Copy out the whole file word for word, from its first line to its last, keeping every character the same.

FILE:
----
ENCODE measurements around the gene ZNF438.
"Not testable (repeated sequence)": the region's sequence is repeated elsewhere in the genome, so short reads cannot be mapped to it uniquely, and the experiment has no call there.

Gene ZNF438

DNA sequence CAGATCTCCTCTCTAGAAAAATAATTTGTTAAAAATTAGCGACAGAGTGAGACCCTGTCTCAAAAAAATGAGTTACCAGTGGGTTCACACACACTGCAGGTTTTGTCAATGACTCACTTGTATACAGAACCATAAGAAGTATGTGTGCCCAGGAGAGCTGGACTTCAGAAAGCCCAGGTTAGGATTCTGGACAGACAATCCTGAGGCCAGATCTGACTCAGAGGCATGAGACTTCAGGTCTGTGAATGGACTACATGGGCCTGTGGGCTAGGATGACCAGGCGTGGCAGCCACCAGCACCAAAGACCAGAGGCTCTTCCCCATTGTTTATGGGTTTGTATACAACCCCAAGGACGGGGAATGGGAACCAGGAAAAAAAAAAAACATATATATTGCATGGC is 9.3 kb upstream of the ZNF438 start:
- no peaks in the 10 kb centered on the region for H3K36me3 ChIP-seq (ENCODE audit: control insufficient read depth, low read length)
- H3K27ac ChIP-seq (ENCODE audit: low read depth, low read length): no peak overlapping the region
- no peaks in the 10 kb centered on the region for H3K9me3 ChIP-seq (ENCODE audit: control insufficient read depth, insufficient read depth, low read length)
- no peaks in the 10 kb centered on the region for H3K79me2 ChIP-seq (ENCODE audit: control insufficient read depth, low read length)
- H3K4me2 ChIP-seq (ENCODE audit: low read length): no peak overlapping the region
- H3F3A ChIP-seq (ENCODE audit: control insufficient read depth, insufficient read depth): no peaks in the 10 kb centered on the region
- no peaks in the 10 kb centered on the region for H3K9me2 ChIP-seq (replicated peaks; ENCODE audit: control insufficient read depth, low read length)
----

ENCODE measurements around the gene ZNF438.
"Not testable (repeated sequence)": the region's sequence is repeated elsewhere in the genome, so short reads cannot be mapped to it uniquely, and the experiment has no call there.

Gene ZNF438

DNA sequence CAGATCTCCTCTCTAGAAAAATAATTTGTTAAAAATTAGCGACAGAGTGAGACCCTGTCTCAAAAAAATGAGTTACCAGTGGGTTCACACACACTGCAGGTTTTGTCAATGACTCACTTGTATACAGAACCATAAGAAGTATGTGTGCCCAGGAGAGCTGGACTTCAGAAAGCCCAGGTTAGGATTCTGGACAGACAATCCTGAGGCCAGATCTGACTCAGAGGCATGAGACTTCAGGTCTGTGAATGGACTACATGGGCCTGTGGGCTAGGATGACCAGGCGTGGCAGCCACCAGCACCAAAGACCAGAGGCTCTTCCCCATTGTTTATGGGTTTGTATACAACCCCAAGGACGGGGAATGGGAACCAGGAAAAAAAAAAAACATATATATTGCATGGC is 9.3 kb upstream of the ZNF438 start:
- no peaks in the 10 kb centered on the region for H3K36me3 ChIP-seq (ENCODE audit: control insufficient read depth, low read length)
- H3K27ac ChIP-seq (ENCODE audit: low read depth, low read length): no peak overlapping the region
- no peaks in the 10 kb centered on the region for H3K9me3 ChIP-seq (ENCODE audit: control insufficient read depth, insufficient read depth, low read length)
- no peaks in the 10 kb centered on the region for H3K79me2 ChIP-seq (ENCODE audit: control insufficient read depth, low read length)
- H3K4me2 ChIP-seq (ENCODE audit: low read length): no peak overlapping the region
- H3F3A ChIP-seq (ENCODE audit: control insufficient read depth, insufficient read depth): no peaks in the 10 kb centered on the region
- no peaks in the 10 kb centered on the region for H3K9me2 ChIP-seq (replicated peaks; ENCODE audit: control insufficient read depth, low read length)